Facing Pressure, Amazon Expands Same-Day Service to Roxbury
Amazon has announced that it will expand Prime same-day delivery in Boston to include Roxbury, after the online retail giant faced criticism for excluding predominantly black ZIP codes from its service areas.
“Demographics play no role in it. Zero,” said Craig Berman, Amazon’s vice president for global communications, in Bloomberg’s initial report on the situation. When asked about Roxbury, Berman called it “an anomaly.”
— Daniel Moskowitz (@danmoskowitz) April 21, 2016
Following discussions with Amazon, Boston Mayor Marty Walsh released a pointed statement, ratcheting up the pressure on the Seattle-based company.
“We have been working with Amazon to show them that their current map of Boston leaves a hole right in the heart of our city, but it is clear they are not willing to change their policy,” Walsh said. “We understand that the people who run Amazon don’t live here and might not understand our great neighborhoods, but this is an egregious mistake that must be changed. We will continue to push for inclusivity for the residents of Boston and we hope that Amazon realizes that this form of business is not good business.”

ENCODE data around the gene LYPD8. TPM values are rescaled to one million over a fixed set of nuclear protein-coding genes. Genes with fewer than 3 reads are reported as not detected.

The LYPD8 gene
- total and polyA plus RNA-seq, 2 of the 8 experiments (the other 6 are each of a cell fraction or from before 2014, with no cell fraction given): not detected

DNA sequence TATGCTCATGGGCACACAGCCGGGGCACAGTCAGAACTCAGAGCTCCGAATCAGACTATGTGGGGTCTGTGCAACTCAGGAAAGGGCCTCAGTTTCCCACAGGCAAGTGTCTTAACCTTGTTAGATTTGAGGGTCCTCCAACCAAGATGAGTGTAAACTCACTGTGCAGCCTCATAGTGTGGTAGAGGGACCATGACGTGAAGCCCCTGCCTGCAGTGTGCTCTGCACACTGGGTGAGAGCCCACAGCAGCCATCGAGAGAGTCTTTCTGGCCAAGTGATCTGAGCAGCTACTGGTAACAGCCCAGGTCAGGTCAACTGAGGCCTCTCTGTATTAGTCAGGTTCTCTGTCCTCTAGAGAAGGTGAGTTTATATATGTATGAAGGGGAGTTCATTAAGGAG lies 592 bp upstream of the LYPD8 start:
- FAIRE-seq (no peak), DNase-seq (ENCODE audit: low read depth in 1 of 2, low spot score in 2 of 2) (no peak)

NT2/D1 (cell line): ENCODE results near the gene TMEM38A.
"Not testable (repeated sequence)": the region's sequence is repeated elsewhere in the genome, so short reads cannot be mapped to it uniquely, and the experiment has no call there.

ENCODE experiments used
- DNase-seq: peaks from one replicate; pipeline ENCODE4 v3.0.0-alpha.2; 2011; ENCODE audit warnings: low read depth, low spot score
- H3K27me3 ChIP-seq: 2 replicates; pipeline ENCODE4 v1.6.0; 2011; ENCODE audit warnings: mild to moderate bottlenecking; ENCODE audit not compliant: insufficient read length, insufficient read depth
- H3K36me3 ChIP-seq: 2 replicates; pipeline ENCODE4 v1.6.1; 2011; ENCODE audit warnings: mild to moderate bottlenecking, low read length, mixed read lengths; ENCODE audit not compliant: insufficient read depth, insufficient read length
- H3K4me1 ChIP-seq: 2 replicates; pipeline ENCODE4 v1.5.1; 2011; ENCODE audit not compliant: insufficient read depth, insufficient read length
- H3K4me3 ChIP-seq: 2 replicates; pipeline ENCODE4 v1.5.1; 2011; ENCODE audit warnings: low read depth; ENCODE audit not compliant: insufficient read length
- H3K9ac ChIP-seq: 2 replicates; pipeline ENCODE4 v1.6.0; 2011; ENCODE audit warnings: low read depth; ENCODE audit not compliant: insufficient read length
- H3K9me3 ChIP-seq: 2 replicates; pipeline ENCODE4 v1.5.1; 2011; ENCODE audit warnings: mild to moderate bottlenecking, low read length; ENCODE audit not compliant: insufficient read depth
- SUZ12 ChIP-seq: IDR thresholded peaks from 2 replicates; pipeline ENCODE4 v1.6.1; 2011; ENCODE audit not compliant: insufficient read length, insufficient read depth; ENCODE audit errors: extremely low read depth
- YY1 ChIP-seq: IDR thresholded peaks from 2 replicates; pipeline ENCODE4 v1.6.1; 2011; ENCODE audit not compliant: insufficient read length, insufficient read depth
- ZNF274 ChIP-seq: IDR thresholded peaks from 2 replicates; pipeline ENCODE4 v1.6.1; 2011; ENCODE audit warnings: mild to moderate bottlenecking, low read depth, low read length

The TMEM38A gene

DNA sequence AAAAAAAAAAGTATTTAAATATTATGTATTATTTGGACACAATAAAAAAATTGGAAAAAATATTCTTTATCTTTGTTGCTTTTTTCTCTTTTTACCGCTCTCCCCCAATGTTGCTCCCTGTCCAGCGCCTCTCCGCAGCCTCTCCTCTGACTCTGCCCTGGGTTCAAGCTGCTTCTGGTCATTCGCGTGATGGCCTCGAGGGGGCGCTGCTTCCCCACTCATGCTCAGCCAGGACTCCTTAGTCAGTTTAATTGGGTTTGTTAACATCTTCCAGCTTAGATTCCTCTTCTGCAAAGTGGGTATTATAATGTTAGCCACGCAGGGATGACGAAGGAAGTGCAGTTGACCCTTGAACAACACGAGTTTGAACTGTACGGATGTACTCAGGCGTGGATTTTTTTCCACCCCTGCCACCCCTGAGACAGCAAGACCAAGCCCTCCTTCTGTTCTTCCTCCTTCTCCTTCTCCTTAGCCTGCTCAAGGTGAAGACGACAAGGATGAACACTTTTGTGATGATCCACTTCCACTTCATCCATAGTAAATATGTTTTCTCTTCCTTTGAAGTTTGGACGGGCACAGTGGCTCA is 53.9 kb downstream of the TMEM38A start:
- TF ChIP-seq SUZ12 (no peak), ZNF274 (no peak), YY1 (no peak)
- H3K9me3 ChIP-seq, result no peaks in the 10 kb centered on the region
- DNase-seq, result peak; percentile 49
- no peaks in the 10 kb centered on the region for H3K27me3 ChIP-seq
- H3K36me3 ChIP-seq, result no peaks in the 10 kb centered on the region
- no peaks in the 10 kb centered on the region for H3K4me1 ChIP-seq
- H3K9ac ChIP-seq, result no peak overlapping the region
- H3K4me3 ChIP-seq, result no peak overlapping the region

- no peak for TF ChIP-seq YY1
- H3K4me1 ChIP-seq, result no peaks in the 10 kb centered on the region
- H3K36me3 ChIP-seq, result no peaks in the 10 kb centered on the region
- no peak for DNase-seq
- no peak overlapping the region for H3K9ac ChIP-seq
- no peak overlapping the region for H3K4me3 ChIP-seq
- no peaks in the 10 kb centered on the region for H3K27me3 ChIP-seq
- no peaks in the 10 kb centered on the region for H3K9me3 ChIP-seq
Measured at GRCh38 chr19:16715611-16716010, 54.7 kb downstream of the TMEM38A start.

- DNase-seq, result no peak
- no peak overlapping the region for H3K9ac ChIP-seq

A few hours later, Amazon relented, and announced that it would begin servicing Roxbury “in the coming weeks.”
“After speaking personally with the executives at Amazon, the company informed me today that they will now be offering same day service to every neighborhood in Boston,” Walsh said in a subsequent statement. “I thank Amazon for this decision, and look forward to its implementation.”
Walsh’s call followed a maelstrom of media attention, as well as backlash from elected officials, from City Councilor Tito Jackson, whose district includes Roxbury, to U.S. Sen. Ed Markey, who penned a letter to Amazon CEO Jeff Bezos.
“I am concerned that your company’s model for determining which areas will receive same-day delivery disproportionately disadvantages minority and low-income communities, which may already face substantial obstacles accessing stores that sell essential items including groceries, toiletries, and school supplies,” Markey wrote. “While Amazon has the right to use its own business analysis to determine where to offer same-day delivery, concerns emerge when the company offers services to the vast majority of an area but selectively excludes a few neighborhoods where low-income and minority residents call home.”
Amazon offers same-day delivery to its Prime members in 27 metropolitan areas for no additional cost on orders of $35 or more.